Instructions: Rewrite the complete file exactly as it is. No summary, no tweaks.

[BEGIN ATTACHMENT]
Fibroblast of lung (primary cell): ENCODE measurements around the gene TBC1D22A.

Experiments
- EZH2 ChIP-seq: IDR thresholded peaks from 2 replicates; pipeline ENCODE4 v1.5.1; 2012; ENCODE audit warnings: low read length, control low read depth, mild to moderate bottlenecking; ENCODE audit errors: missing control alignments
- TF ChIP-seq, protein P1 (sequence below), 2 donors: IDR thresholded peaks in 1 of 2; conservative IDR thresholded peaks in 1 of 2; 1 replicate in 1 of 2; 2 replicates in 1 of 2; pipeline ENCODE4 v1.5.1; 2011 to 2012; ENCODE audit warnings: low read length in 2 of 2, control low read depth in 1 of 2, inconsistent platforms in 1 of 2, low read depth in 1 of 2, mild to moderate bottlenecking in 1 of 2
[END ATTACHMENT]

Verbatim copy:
Fibroblast of lung (primary cell): ENCODE measurements around the gene TBC1D22A.

Experiments
- EZH2 ChIP-seq: IDR thresholded peaks from 2 replicates; pipeline ENCODE4 v1.5.1; 2012; ENCODE audit warnings: low read length, control low read depth, mild to moderate bottlenecking; ENCODE audit errors: missing control alignments
- TF ChIP-seq, protein P1 (sequence below), 2 donors: IDR thresholded peaks in 1 of 2; conservative IDR thresholded peaks in 1 of 2; 1 replicate in 1 of 2; 2 replicates in 1 of 2; pipeline ENCODE4 v1.5.1; 2011 to 2012; ENCODE audit warnings: low read length in 2 of 2, control low read depth in 1 of 2, inconsistent platforms in 1 of 2, low read depth in 1 of 2, mild to moderate bottlenecking in 1 of 2